Naturally, a defendant payee could take advantage of defences
which are generally available in legal proceedings, such
as the relevant statute of limitations imposing a time
limit on the commencement of proceedings.

Write Off and Waiver

As mentioned above, generally the Commonwealth has a duty
to seek to recover payments which the recipient was not
entitled to receive and is not entitled to retain. However,
section 70C of the Audit Act permits the Minister for Finance,
or a delegate of the Minister, to write off irrecoverable
debts or overpayments, or debts or overpayments where recovery
would be uneconomical. That section also empowers the Minister
or a delegate of the Minister to waive the right of the
Commonwealth to recover an amount due to it. Waiver extinguishes
the debt whereas write off is merely a bookkeeping entry
and the debt remains due to the Commonwealth.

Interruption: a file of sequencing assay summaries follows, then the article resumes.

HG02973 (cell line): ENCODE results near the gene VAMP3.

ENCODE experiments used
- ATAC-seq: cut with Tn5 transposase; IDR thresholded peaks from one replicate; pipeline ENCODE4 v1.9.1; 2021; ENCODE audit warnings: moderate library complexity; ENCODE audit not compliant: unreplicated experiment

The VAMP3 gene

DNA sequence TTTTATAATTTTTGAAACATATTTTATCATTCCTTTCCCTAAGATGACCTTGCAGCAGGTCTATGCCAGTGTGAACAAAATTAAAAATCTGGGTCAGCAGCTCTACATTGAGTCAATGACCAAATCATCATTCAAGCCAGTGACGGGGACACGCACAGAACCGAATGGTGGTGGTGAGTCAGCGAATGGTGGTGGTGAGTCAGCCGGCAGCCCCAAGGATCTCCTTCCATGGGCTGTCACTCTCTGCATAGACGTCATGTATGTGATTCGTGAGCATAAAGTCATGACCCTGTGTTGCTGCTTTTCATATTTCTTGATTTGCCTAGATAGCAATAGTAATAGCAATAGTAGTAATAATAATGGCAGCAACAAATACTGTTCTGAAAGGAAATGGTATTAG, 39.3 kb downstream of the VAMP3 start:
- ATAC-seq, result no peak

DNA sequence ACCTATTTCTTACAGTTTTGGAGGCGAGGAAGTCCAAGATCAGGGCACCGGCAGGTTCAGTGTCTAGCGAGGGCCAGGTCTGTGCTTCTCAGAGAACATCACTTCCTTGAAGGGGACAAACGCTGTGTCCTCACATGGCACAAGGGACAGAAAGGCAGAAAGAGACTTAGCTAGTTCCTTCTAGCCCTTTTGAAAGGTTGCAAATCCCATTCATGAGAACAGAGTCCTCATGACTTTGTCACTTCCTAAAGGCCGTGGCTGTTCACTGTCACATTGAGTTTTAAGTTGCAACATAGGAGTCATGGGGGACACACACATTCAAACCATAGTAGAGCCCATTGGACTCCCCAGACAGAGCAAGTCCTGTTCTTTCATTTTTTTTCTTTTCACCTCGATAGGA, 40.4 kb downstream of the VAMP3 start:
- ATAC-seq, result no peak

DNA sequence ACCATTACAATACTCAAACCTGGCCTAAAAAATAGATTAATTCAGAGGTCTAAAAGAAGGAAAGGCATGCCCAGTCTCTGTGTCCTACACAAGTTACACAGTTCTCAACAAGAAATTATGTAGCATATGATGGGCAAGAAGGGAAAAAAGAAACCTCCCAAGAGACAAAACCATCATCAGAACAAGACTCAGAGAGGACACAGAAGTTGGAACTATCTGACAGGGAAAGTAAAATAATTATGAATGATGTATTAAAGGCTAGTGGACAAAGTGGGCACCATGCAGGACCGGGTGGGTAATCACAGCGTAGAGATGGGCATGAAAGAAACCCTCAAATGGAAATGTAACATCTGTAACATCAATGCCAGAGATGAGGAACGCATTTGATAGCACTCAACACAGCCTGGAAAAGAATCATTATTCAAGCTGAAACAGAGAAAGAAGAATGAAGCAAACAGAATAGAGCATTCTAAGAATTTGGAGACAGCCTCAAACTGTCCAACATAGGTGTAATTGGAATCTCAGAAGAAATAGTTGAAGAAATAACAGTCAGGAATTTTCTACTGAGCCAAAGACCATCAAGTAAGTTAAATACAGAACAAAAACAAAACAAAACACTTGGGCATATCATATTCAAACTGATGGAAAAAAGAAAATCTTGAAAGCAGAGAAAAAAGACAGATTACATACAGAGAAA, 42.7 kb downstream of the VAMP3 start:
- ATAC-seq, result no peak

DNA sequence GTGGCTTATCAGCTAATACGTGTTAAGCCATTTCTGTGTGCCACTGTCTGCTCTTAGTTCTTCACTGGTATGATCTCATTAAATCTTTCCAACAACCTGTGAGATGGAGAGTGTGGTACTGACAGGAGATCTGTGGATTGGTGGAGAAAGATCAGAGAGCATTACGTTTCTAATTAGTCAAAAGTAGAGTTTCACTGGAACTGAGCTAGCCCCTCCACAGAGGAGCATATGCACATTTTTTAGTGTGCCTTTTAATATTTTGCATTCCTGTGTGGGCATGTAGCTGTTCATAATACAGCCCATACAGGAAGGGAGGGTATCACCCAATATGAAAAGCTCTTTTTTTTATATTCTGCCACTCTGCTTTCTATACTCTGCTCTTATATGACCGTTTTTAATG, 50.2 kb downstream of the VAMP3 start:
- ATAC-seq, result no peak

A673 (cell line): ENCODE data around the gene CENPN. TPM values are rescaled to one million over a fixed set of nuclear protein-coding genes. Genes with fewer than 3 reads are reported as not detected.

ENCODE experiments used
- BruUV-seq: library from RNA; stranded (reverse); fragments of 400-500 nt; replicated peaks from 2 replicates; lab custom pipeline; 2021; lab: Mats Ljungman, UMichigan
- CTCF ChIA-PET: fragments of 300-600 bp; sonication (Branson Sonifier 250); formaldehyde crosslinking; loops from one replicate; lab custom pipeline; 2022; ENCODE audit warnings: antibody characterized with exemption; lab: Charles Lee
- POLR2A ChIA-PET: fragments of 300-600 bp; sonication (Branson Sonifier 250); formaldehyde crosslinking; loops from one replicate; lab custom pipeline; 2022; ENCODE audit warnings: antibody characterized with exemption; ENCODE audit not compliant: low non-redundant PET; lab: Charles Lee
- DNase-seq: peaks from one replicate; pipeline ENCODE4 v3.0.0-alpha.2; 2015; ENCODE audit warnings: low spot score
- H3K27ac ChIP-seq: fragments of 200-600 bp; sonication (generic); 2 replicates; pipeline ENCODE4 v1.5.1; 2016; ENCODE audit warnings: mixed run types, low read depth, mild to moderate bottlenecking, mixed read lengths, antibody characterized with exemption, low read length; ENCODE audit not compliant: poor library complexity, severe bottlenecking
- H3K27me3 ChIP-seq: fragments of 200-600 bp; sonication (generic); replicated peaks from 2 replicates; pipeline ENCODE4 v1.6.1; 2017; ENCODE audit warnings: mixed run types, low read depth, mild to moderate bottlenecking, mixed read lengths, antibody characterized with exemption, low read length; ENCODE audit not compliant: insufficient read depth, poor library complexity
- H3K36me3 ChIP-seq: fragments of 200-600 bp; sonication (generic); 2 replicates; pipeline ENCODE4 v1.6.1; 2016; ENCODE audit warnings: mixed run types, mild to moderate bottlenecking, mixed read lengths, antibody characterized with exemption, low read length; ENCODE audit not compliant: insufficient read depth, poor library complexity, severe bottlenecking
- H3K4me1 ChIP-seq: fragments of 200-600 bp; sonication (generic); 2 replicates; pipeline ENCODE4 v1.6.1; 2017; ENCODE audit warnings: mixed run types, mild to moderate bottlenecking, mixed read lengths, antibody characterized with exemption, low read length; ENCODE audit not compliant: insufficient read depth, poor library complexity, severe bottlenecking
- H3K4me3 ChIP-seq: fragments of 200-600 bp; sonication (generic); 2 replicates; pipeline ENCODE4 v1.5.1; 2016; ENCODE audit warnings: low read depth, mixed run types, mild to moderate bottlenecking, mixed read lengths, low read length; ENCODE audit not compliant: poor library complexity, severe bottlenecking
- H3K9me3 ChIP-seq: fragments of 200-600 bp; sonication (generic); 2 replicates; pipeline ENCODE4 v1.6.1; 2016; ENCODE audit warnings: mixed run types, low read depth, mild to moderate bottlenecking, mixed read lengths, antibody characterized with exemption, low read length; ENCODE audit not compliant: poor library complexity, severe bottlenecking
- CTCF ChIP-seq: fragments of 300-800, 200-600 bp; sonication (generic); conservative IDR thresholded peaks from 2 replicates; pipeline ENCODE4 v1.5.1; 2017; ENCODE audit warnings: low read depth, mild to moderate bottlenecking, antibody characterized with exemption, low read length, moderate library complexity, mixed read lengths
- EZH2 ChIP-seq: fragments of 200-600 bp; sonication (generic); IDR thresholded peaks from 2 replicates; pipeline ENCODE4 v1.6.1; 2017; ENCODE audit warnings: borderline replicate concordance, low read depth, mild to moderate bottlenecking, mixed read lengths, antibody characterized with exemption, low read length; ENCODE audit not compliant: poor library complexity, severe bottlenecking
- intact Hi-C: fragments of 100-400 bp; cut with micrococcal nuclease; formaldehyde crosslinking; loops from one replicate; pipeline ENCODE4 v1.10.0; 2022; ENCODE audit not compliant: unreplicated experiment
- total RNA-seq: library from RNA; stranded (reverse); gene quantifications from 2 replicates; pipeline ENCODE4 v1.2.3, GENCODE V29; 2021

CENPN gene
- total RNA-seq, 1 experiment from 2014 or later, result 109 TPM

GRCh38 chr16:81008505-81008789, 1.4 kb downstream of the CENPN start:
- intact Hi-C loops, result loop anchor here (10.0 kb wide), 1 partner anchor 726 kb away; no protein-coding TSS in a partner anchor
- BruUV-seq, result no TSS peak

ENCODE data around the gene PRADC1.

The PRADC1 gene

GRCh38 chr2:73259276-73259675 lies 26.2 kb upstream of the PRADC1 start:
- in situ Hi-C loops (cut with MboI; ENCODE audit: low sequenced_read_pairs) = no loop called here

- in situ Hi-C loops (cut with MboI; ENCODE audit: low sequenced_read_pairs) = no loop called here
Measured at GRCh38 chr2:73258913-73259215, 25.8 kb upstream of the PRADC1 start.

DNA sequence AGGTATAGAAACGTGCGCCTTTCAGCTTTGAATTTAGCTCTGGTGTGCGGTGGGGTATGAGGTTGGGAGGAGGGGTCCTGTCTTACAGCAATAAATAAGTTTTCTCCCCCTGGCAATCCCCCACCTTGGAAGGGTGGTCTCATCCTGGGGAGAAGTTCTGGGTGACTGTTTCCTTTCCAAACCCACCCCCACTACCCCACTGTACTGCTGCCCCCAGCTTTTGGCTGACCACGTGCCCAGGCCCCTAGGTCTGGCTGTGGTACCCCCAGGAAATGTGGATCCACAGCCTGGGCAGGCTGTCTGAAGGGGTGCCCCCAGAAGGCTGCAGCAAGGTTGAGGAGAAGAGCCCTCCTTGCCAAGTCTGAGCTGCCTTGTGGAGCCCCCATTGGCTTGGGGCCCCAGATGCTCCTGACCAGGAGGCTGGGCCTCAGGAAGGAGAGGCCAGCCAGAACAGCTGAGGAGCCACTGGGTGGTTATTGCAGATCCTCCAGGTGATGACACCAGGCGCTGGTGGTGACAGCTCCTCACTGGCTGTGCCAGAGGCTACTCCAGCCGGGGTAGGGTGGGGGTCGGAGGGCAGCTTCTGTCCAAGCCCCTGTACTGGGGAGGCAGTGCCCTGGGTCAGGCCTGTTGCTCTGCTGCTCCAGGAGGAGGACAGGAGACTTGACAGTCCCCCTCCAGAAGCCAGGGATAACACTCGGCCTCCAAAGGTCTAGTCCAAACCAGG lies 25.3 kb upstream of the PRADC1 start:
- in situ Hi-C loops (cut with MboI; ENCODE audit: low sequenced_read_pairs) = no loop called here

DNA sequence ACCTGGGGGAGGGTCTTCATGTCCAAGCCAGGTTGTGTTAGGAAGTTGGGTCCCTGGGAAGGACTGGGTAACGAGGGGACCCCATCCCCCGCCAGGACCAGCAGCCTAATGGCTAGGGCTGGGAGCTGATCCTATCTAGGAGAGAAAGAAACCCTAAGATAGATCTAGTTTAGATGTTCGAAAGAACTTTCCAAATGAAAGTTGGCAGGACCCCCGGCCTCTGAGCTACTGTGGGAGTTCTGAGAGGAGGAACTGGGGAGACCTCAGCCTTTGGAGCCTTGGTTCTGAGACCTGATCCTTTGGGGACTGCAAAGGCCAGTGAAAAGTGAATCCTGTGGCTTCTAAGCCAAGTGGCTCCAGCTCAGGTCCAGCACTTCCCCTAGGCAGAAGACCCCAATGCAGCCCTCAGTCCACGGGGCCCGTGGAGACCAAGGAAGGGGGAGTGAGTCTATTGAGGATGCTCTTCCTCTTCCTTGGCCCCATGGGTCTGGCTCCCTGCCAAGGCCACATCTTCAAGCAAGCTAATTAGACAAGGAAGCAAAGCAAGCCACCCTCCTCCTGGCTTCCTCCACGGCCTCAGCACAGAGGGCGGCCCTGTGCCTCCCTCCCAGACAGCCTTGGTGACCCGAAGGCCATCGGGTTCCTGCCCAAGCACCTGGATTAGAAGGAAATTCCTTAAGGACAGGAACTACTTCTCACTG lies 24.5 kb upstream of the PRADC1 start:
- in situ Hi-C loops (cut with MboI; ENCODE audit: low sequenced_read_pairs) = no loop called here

An amount may be written off as irrecoverable if there
is some legal impediment to recovery or where the payee
does not have the means to repay the amount. Recovery is
uneconomical if the process of recovery or attempted recovery
or the completed recovery would result directly in a net
financial disadvantage to the Commonwealth. This would
most commonly occur where the expense of recovery would
exceed the amount to be recovered.

1. (1992) 175 CLR

2. Auckland Harbour
Board V The King [1924] AC 318

3. [1992] 3 WLR

v Walker (1988) ALR 119; Trimboli v Department
of Social Security (1989) 86 ALR 64

5.Goff and Jones, The
Law and Restitution, 2nd ed, p545

ISSN 1448-4803 (Print)
ISSN 2204-6283 (Online)

The material in this briefing is provided
for general information only and should not be relied
upon for the purpose of a particular matter. Please contact
the Legal Practice before any action or decision is taken
on the basis of any of the material in this briefing.